Monday, December 26, 2005

really not alone?

My first child—a baby girl—arrived.We named her Kathryn. Everyone was excited and looking toward the future.The months went by, and people would ask, “Has she said any words yet?” “Is she walking?” “Well no, not yet,” I would reply. The years went by. On some days when we would go to the playground, I found my mind wandering as I watched my child play so happily—alone—whilethe other children laughed and played tag. Did their parents know how lucky they were? My two-yearold was not yet able to walk, or use the slide on her own. Those other parents probably never waited for inconclusive results, I thought, or sat through therapy sessions and evaluations. They’ve likelybeen at the zoo or visiting and laughing with friends. Did they know the miracle of having a child born normal? I watched my daughter, and I also questioned my state of mind. Maybe I worried too much, maybe she was just slow in developing. Friends were telling me not to worry,so maybe what I was feeling was simple envy. I experienced all of these emotionswhen I should have been enjoying the day with my child.Many friends and family offered advice and support, assuring me that Kathrynlooked fine and that I worried too much. They didn’t really understandwhat I lived through each day, and so sometimes they attempted to comfortme by pointing out how lots of kids do that. But do lots of kids hate hugs? Do lots of kids prefer to play by themselves?Do lots of kids cry because the “words arestuck” in their heads and they can’t get animportant message across? Do the phonesof those other parents stay silent becauseno friends were clamoring for play dateswith their children?Sometimes the doctors thought that they knew what was wrong and would render a diagnosis. But the diagnoses didn’t truly fit all of the symptoms I saw in my child. Then one day the years of testing, examinations, and observations came together and someone said, “I think your child has an autistic spectrum disorder.”“YES!!!” I said as I read and researchedthis disorder called Asperger’s. I wept as I read, seeing Kathryn on every page, in every description. At long last, after all of those years as her mother, I felt that I could finally get to know my own child!Imagine the joy! I tell this story to as many people as will listen. Some think it strange that a mother would be so happy about a diagnosis of an autistic spectrum disorder. That is because they do not understand that the diagnosis has opened the curtains on my daughter’s world. In addition, it wasa relief to find out that I was neither an over-protective, nor an ineffective parent. Indeed, there was something wrong that I could now address!Some friends and family are curious and want to know what caused it, and how do you fix it? To me, it doesn’t matter what caused it or what name they give it. Kathryn has it. But although she was born with it, Asperger’s doesn’t define who she is. It does, however, provide a guide to helping me understand her world.After the diagnosis, my focus became that of helping Kathryn cope in a world that seemed confusing to her—to show her the joy in a joke; to help her understand that “skipping school” doesn’t require a skipping rope; to teach her how to converse with others; to give her visual clues in an auditory world; and to respect her wishes by asking her if it’s okay to hug her. There are so many things that have to be done, that I don’t have time to question why Asperger’s entered our lives. I leave that question to the researchers, and enjoy the remarkable gift of my child with Asperger’s.At the playground, I am no longer selfabsorbed, no longer jealous of the othermothers with “normal” children. Rather, I am happy inside as I accept and embrace this wonderful child who enjoys the details of life, and thinks of things that others never dream of. I have a different attitude now. I think it’s too bad that those other mothers may never know the gift of a child who is different.Sure there are days when I am frustrated and don’t handle motherhood all that well, for the parenting of a child with Asperger’s is a daily challenge. But surely there are days when all mothers don’t handle motherhood very well! Some people have offered condolences about the diagnosis, while others are merely dismissive saying “It could be worse” or “How can it be autism, she looks so normal?”For my part, I think of how brilliant I will be after a lifetime of explaining idioms dead last (Did he really die?); skipping school (I didn’t bring my rope!);tickled pink (Who’s tickling you?); getting cold feet (Why don’t you put socks on?); getting up on the wrong side of the bed (But my bed is against the wall); and the list goes on!With all of this in mind, and with the perspective of time, here’s what I’d like to say to all the other mothers like me:Cry when you need to, and reach out for support whenever you can. Know that it is okay to grieve initially—to feel frustrated and alone. Acknowledging those feelings will allow you to deal with them. Read about autism, and try to meet other families who are raising children with autistic spectrum disorders. Learn the strategies that work for you and your child. Most of all, realize that you are never alone. Somewhere out there— today—another mother has heard the diagnosis of autism and needs to hear from you that it will be okay!Perhaps this analogy will work for you as it has for me. Think of your child with autism as a butterfly-in-the-making, who must first go through the difficult caterpillar phase. Slow to learn the ways of the world, traveling alone, and so easily missed in a fast paced world, he or she turns inward—a cocoon of sorts—because he or she lacks the understanding and skills for the next step in life. Other children—those without autism—are like birds whoreadily develop and change as they move toward independence—spreading their wings, making friends and exploring.The child with autism, however, needs the right intervention, environment, and support to break free of the “cocoon.” If you are lucky enough to watch a butterfly hatch, you will understand the task before your child. Watch how hard and long a butterfly works to split the cocoon that has kept it safe. When first it spreads its fragile wings and alights on a leaf to dry, it must feel so different from howit did in the safety and sameness of the cocoon. Like the butterfly, the child with an autistic spectrum disorder must also learn a new way of existing. This process cannot be rushed. Remember that the butterfly can be fragile. If you rip it from its cocoon, try to make it fly too soon, or keep it in a cage, you may never see its potential to fly free, high, and far.Children with autism fly like butterflies too—up, down, here, there and everywhere. They may lack the easy grace of butterflies and birds, but they do get to where they want to go.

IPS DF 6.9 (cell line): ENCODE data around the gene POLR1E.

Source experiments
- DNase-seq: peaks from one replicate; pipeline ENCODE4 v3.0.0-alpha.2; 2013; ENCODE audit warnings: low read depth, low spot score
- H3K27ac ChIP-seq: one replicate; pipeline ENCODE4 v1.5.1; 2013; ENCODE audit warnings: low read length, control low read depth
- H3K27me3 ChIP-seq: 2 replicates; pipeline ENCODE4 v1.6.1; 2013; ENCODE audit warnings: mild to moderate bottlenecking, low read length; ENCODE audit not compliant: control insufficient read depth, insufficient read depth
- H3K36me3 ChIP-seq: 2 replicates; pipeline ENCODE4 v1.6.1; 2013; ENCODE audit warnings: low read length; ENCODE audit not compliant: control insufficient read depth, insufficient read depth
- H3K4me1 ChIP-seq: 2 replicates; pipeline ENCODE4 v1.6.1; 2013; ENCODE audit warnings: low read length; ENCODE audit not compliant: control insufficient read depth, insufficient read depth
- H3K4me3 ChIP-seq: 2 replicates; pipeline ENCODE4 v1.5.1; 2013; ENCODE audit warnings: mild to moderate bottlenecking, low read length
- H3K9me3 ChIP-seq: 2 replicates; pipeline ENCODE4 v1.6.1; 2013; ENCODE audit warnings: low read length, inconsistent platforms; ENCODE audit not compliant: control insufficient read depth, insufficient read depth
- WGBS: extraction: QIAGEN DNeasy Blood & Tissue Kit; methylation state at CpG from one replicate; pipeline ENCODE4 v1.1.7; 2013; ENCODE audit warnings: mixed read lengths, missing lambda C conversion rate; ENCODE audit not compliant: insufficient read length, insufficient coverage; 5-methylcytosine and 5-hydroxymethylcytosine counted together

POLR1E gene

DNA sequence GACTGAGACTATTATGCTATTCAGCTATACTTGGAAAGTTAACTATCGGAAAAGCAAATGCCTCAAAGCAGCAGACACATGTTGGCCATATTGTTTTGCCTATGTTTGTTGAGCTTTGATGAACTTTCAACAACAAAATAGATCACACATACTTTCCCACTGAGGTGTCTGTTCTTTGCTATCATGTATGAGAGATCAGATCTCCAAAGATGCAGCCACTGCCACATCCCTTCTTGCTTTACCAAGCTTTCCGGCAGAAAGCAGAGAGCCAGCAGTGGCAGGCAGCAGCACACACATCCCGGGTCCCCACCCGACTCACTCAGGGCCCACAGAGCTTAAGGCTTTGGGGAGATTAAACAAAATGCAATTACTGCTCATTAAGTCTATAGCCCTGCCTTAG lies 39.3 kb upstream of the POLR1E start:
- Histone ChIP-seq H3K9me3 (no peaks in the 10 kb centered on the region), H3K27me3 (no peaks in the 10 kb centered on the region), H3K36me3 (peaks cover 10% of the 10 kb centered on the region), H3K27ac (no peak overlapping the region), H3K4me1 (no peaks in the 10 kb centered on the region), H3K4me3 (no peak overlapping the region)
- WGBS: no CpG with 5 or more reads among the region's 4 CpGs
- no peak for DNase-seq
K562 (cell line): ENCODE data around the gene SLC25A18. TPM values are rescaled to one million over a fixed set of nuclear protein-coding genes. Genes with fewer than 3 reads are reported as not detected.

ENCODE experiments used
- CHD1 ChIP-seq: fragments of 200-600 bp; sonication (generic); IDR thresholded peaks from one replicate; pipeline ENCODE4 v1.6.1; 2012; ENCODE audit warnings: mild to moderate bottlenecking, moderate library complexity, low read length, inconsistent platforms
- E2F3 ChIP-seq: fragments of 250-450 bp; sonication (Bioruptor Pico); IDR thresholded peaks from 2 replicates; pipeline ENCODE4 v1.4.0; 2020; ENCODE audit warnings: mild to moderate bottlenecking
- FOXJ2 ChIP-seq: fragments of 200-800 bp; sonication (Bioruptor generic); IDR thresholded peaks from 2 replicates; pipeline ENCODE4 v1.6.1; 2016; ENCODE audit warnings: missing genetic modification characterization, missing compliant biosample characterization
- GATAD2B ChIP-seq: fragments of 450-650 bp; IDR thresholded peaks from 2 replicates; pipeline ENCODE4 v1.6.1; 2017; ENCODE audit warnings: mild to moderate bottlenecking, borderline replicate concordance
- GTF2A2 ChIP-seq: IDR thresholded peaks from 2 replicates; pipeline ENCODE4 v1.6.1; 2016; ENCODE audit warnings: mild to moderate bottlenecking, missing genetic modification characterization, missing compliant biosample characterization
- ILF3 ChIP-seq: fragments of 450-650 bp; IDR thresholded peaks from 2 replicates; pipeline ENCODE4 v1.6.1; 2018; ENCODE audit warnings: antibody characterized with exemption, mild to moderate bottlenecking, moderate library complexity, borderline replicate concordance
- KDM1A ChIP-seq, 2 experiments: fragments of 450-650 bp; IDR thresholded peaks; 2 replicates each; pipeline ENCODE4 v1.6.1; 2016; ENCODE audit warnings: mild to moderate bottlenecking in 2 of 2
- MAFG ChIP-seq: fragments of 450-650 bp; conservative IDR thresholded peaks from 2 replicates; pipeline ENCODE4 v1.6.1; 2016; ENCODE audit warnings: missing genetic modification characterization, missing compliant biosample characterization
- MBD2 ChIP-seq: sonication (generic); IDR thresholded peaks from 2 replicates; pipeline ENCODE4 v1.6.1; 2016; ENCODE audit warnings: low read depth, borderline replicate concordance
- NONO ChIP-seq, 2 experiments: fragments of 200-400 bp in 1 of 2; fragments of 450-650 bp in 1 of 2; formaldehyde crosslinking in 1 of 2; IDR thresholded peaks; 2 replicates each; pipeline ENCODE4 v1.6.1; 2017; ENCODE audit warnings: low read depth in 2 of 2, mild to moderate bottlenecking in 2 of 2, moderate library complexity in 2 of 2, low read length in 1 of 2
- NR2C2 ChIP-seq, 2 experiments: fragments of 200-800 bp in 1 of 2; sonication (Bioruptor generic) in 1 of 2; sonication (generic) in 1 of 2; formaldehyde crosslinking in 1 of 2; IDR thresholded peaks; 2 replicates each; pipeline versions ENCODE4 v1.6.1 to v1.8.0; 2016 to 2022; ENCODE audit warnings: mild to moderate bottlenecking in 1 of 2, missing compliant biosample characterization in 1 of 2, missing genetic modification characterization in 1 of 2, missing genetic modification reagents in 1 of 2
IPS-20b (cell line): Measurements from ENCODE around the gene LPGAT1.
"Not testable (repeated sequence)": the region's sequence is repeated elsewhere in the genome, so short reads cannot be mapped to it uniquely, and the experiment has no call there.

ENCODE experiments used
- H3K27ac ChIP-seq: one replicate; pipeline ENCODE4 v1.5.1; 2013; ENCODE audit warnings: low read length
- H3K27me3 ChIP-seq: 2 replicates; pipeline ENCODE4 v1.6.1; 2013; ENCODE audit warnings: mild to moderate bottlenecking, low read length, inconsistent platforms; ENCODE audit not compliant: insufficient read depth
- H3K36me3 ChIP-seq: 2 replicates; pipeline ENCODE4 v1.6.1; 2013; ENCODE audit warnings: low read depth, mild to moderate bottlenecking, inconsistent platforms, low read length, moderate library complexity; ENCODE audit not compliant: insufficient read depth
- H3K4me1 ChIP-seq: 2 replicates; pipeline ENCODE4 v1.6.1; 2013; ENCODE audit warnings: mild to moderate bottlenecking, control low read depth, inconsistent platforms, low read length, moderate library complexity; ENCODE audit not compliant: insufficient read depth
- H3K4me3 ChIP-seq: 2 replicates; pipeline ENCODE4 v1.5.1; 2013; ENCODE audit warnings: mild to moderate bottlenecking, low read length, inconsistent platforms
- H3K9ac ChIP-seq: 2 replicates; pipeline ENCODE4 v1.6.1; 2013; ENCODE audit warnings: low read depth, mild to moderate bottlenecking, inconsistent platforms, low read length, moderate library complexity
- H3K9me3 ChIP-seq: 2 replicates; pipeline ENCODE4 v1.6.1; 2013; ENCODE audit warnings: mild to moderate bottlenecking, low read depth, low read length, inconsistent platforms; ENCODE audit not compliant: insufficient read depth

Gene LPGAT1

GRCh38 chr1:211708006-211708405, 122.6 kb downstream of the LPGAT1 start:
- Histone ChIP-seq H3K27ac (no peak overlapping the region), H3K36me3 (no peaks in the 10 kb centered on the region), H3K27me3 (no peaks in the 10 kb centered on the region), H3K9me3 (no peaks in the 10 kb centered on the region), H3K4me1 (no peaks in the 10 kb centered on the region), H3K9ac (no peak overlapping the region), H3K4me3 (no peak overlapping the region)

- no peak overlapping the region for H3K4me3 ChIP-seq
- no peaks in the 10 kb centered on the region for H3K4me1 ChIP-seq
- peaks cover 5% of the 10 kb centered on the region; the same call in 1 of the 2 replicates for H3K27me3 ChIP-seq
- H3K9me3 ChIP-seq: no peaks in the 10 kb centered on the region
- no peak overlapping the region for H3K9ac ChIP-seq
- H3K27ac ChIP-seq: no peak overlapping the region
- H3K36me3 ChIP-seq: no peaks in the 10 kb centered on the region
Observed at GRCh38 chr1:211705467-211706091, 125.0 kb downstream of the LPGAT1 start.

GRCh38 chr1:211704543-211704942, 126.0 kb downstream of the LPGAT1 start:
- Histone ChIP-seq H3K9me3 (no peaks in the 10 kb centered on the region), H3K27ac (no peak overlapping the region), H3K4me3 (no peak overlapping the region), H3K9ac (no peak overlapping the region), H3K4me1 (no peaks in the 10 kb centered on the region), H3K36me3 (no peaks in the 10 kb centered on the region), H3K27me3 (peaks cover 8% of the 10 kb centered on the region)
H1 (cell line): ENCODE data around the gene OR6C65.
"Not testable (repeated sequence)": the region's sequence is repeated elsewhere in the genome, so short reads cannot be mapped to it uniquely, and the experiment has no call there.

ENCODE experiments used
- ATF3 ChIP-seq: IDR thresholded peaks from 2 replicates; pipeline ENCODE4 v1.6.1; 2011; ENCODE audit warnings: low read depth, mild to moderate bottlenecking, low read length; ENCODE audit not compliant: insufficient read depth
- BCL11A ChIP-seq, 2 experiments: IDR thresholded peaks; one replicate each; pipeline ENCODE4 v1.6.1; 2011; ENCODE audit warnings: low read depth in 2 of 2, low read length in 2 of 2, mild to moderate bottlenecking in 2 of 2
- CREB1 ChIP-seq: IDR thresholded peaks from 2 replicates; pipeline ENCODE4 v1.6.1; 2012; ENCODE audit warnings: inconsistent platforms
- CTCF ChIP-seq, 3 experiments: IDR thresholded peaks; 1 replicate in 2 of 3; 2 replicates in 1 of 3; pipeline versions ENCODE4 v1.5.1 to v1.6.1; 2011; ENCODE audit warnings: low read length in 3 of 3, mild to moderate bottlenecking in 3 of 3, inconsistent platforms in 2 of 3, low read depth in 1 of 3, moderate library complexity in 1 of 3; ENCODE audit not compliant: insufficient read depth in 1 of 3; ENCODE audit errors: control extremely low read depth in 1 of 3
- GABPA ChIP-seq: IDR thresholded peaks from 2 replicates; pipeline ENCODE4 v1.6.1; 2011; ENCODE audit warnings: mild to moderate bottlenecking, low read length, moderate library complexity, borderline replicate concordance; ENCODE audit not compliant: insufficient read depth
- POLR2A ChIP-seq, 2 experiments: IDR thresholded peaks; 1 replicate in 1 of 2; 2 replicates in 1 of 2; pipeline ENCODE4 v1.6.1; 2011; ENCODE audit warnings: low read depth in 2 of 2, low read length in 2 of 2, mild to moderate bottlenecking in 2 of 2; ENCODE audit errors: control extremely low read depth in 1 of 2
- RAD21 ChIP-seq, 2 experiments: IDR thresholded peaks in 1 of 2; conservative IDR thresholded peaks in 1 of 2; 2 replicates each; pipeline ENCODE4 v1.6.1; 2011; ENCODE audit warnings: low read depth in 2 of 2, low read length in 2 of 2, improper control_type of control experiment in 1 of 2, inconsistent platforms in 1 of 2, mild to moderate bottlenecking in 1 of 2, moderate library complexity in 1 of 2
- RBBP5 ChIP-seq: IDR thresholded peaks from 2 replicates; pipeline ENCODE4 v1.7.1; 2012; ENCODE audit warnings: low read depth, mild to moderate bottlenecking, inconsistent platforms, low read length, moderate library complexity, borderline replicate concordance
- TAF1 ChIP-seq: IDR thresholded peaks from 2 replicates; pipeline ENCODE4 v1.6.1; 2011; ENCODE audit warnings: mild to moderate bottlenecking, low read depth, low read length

Hang in there, it’s worth it.

Love from Kathryn’s mother.

Passed on to you with love from Abby and Emma Jean's mother.
'I have given you authority to trample on snakes and scorpions and to overcome all the power of the enemy; nothing will harm you.'Luke 10:19


Blogger yagottawanna said...

Hang in there - it sounds like an incredible journey

10:11:00 PM